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March 26, 1910


JAMA. 1910;LIV(13):1064. doi:10.1001/jama.1910.02550390046007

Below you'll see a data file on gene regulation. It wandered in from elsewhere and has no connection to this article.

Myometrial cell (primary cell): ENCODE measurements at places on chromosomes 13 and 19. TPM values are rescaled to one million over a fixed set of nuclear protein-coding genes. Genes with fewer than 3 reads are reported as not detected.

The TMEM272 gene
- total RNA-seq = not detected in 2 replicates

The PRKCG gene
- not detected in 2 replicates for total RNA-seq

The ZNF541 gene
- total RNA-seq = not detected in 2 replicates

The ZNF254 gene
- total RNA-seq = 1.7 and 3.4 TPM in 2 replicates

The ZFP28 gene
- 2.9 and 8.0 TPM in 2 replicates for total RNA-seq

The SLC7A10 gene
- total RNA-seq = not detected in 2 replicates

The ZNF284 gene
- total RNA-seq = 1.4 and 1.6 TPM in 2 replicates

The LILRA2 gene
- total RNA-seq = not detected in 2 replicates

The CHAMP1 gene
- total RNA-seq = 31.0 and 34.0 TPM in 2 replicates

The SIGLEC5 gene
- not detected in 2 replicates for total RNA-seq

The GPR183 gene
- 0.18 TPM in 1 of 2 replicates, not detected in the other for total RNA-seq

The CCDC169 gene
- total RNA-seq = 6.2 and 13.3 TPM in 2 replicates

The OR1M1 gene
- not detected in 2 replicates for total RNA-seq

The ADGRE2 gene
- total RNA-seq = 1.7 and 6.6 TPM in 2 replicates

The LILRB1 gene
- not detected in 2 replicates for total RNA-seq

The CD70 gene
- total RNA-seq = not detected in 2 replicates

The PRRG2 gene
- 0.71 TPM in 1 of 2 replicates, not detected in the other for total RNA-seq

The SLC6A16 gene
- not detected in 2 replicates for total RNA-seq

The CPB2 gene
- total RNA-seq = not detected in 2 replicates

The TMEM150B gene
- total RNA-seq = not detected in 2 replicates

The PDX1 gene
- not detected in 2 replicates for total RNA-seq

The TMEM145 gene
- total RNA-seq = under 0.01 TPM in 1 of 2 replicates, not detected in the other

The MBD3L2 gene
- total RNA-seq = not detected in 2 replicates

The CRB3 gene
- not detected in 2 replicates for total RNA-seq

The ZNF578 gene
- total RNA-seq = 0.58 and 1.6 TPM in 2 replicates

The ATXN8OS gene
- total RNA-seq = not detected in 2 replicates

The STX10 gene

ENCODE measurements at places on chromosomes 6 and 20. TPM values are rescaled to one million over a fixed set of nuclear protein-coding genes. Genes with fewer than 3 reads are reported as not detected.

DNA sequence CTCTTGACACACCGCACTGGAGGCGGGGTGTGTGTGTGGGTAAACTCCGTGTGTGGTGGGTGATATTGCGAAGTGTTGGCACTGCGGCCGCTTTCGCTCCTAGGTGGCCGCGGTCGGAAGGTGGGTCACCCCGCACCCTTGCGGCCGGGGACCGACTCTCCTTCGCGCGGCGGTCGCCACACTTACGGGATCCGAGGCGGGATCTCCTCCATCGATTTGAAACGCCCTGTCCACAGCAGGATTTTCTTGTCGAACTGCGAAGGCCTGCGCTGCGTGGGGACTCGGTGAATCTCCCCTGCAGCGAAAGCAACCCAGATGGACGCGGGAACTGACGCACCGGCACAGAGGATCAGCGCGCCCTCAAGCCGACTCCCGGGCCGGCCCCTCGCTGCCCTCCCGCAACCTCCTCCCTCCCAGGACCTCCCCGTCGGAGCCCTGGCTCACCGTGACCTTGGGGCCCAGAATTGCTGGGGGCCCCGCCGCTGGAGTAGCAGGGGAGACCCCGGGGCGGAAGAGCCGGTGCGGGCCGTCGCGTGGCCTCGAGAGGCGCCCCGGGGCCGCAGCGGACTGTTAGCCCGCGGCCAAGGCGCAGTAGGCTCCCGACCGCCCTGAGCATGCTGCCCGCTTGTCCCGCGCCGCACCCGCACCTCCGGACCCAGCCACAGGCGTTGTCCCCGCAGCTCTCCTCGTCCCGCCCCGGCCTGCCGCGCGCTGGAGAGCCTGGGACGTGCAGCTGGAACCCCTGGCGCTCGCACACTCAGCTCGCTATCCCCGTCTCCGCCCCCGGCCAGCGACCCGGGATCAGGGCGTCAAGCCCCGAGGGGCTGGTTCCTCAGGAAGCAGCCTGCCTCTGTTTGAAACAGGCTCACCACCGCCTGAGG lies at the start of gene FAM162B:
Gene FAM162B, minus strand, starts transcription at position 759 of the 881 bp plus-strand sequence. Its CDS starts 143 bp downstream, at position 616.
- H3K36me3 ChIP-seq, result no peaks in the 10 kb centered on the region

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Now that it is practically admitted that the Wassermann reaction is, when positive, an incontestable evidence of active syphilis somewhere in the system, and that it has been found by recent observers to be practically constant in paresis and in a large proportion of cases of tabes, the old notion that these disorders are parasyphilitic, or not syphilitic at all in many cases, will apparently have to be given up. The fact that many writers, and, indeed, most text-book authors on insanity, have pointed out diagnostic symptoms of alleged value in distinguishing syphilitic insanity resembling paresis from paresis is of interest as showing a considerable waste of labor on their part. Undoubtedly a desire to avoid recognition of the specific etiology of paresis accounts for much of this. As the case stands at present, it appears that most, if not all, the objections to the syphilitic nature of paresis will

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